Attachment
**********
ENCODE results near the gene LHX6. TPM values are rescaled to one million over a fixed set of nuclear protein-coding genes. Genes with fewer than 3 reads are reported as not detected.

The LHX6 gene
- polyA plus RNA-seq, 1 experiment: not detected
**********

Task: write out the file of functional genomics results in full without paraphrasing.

ENCODE results near the gene LHX6. TPM values are rescaled to one million over a fixed set of nuclear protein-coding genes. Genes with fewer than 3 reads are reported as not detected.

The LHX6 gene
- polyA plus RNA-seq, 1 experiment: not detected